March 15-20 weekday homilies

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March 15-20: March 15 Monday: Jn 4:43-54: 43 After the two days he departed to Galilee. 44 For Jesus himself testified that a prophet has no honor in his own country. 45 So when he came to Galilee, the Galileans welcomed him, having seen all that he had done in Jerusalem at the feast, for they too had gone to the feast. 46 So he came again to Cana in Galilee, where he had made the water wine. And at Capernaum there was a royal official whose son was ill. 47 When he heard that Jesus had come from Judea to Galilee, he went and begged him to come down and heal his son, for he was at the point of death. 48 Jesus therefore said to him, “Unless you see signs and wonders you will not believe.” 49 The official said to him, “Sir, come down before my child dies.” 50 Jesus said to him, “Go; your son will live.” The man believed the word that Jesus spoke to him and went his way. . [51] As he was going down, his servants met him and told him that his son was living. [52] So he asked them the hour when he began to mend, and they said to him, “Yesterday at the seventh hour the fever left him.” [53] The father knew that was the hour when Jesus had said to him, “Your son will live”; and he himself believed, and all his household. [54] This was now the second sign that Jesus did when he had come from Judea to Galilee. USCCB video reflections Fr. Tony (

The context: According to John’s Gospel, after facing rejection by his hometown, Nazareth, Jesus went to Jerusalem in Judea for the Passover feast. From Jerusalem, Jesus returned to Galilee and to his headquarters, Capernaum, where people received him as a miracle-working preacher and prophet.  Today’s Gospel describes how Jesus did a long-distance (telepathic) healing for the dying son of an official employed in the royal court of king Herod.  Jesus was preaching at Cana, twenty miles away from Capernaum.  Herod’s officer came on horseback from Capernaum to Cana urgently seeking Jesus’ presence for the healing of his dying son.  He was desperate enough to swallow his pride and make a public request to a wandering preacher for this healing.  Jesus’ critical comment on the lack of belief in the Pharisees did not discourage the official.  With expectant Faith he pleaded with Jesus, reminding him of the seriousness of the illness.  So, Jesus told him, “Go; your son will live.”  With trusting Faith in the assurance Jesus had given him, the officer rushed back toward his house. On the way there, he received the good news that his son had been healed at the very time Jesus gave his assurance.  The officer was so grateful that he and the other members of his family accepted Jesus as the promised Messiah without fearing the ridicule of fellow-officers and friends.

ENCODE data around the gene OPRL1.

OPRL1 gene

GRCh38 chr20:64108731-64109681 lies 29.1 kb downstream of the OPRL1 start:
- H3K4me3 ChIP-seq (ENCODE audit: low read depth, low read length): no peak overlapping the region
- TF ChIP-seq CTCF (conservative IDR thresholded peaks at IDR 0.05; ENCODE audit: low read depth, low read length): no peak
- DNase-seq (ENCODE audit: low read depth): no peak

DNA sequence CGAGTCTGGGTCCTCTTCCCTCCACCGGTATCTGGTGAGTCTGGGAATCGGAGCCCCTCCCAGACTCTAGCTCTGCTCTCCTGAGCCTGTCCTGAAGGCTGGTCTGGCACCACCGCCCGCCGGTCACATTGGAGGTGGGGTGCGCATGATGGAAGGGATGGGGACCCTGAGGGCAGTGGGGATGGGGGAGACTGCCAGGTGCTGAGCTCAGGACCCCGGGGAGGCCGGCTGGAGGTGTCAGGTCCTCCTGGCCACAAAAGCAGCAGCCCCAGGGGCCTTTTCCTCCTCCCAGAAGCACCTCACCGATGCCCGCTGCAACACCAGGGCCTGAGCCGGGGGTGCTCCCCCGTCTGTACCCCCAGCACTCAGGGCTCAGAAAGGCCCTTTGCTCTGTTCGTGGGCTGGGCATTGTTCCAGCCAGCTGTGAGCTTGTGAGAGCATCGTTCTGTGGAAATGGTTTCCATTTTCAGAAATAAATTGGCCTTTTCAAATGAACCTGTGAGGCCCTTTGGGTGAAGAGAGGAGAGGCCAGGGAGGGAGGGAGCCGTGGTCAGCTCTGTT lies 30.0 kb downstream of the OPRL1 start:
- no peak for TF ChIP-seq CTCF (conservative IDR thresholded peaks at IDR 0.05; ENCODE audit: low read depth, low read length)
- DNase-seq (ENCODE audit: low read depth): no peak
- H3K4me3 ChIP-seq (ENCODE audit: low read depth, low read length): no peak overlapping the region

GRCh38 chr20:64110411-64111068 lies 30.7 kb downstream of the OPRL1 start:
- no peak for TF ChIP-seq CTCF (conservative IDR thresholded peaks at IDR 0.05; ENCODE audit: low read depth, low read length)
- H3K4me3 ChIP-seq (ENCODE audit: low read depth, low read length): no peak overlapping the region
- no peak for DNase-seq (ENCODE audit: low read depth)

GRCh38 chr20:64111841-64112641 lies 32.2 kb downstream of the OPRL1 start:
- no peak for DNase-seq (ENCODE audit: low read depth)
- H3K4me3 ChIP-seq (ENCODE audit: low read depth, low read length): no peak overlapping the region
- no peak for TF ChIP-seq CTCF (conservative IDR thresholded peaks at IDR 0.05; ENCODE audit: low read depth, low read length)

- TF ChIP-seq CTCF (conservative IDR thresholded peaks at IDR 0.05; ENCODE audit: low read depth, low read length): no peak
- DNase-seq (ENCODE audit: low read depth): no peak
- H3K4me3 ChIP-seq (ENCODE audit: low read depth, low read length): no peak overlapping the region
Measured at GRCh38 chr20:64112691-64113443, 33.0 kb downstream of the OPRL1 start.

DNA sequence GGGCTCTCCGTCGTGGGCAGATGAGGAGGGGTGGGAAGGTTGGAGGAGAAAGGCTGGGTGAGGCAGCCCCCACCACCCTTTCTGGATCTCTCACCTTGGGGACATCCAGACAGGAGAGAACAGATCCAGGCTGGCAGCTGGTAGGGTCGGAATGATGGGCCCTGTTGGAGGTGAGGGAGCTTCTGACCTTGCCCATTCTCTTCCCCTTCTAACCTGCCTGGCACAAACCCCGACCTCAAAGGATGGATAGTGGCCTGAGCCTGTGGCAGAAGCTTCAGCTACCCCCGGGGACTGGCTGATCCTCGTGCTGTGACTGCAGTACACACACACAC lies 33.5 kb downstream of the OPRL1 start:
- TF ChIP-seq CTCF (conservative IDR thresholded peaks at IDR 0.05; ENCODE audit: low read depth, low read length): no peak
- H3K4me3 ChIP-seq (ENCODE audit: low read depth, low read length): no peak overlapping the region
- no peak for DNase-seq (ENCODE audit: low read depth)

Life message: 1) Miraculous healings can take place in our lives, too, if we approach Jesus the healer with true humility, trusting Faith, earnest prayer and the willingness to surrender ourselves to God’s will. We have the unfailing word of Jesus to rely on, only that, nothing less. (Fr. Tony) (

March 16 Tuesday: Jn 5:1-16: 1 After this there was a feast of the Jews, and Jesus went up to Jerusalem. 2 Now there is in Jerusalem by the Sheep Gate a pool, in Hebrew called Bethesda, which has five porticoes. 3 In these lay a multitude of invalids, blind, lame, paralyzed.5 One man was there, who had been ill for thirty-eight years. 6 When Jesus saw him and knew that he had been lying there a long time, he said to him, “Do you want to be healed?” 7 The sick man answered him, “Sir, I have no man to put me into the pool when the water is troubled, and while I am going another steps down before me.” 8 Jesus said to him, “Rise, take up your pallet, and walk.” 9 And at once the man was healed, and he took up his pallet and walked. Now that day was the Sabbath. 10 So the Jews said to the man who was cured, “It is the Sabbath, it is not lawful for you to carry your pallet.” 11 But he answered them, “The man who healed me said to me, `Take up your pallet, and walk.'” 12 They asked him, “Who is the man who said to you, `Take up your pallet, and walk’?” 13 Now the man who had been healed did not know who it was, for Jesus had withdrawn, as there was a crowd in the place. 14 Afterward, Jesus found him in the temple, and said to him, “See, you are well! Sin no more, that nothing worse befall you.” 15 The man went away and told the Jews that it was Jesus who had healed him. 16 And this was why the Jews persecuted Jesus, because he did this on the Sabbath. USCCB video reflections Fr. Tony (